Student involvement

The Qiao ion trap

Undergraduate students are important participants in this research. Our ion trap and beam machine were each designed and assembled by students. Students work with the College's machinist to fabricate custom parts on our CNC machines. Many students contributed to our laser and vacuum systems. Summer projects that last 8-10 weeks include things such as optics and electronics for measuring laser wavelengths. You can read about the students' year-long honors projects in the theses section of our publications page.

Demonstration ion trap video with real-time and slow-motion clips.

Many other students have helped with smaller projects such as building photodetectors, setting up a data-logger for ambient lab conditions, and building a radiofrequency signal-conditioning box. Students have even built a demonstration trap that uses 6 kV at 60 Hz to trap dust particles with the same technique we use for atomic and molecular ions.

Current poster

Rachel Willick, Michael Mitchell, and Lillia Hammond at the 2023 New England Section meeting.

Prior work

National Institute of Standards and Technology

As a postdoc with David Wineland in the Ion Storage Group at NIST, I contributed to combining for the first time all the fundamental elements required for scalable quantum computing using qubits stored in internal states of trapped atomic ions. In addition, we demonstrated the first programmable two-qubit quantum processor. At NIST, we used 9Be+ to store and manipulate quantum information. We co-trapped 24Mg+ ions, which we laser-cooled to sympathetically cool the 9Be+ ions without disturbing the qubit state. This dual-species approach is a key tool informing our work at Amherst. The other techniques used, such as ground-state-cooling of the ions' motion and laser-based quantum gates, also heavily influence our work.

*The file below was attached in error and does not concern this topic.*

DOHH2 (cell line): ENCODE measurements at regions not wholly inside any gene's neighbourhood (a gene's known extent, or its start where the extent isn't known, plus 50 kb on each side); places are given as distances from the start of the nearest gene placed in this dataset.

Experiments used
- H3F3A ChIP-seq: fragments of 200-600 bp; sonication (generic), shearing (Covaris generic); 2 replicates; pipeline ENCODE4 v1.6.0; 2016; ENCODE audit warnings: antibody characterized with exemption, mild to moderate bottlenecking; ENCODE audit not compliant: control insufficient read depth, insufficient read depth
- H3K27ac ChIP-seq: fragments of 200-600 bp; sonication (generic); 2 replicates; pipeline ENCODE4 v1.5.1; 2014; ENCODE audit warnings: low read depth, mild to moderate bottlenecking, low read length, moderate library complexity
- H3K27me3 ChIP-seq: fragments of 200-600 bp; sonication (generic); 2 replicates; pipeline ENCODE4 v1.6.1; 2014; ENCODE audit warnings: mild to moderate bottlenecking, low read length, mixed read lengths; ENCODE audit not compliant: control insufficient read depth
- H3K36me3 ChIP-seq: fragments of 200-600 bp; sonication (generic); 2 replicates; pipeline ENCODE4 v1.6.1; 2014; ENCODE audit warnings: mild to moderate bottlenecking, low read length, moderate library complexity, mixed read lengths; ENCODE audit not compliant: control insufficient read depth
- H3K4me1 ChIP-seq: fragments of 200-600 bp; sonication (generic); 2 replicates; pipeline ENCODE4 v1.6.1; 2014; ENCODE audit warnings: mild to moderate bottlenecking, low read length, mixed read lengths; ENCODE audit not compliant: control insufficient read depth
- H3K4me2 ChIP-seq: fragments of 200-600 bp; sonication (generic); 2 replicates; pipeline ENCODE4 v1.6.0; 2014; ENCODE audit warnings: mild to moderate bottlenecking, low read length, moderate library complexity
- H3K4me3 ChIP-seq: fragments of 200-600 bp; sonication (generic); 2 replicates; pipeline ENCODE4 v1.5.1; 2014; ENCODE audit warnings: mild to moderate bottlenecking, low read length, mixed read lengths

Harvard University

As a graduate student with Gerald Gabrielse at Harvard (he's since moved to Northwestern), I contributed to two new measurements of the electron magnetic moment (the "g-value"). These measurements probe the electron's interaction with the fluctuating vacuum. With a quantum electrodynamics calculation, they provide the most accurate determination of the fine structure constant. Given an independent determination of the fine structure constant, such measurements set limits on electron substructure and other extensions to the Standard Model of particle physics. Our second measurement, which formed the basis of my Ph.D. thesis, measured the moment at a relative uncertainty of 0.28 parts-per-trillion. It yielded a value of the fine structure constant with a relative accuracy of 0.37 parts-per-billion, over an order of magnitude smaller uncertainty than the next-best methods at the time. Our techniques included trapping a single electron with static electromagnetic fields, cooling it to the quantum ground-state of its fastest motion, and resolving single quantum jumps of this motion and single spin-flips.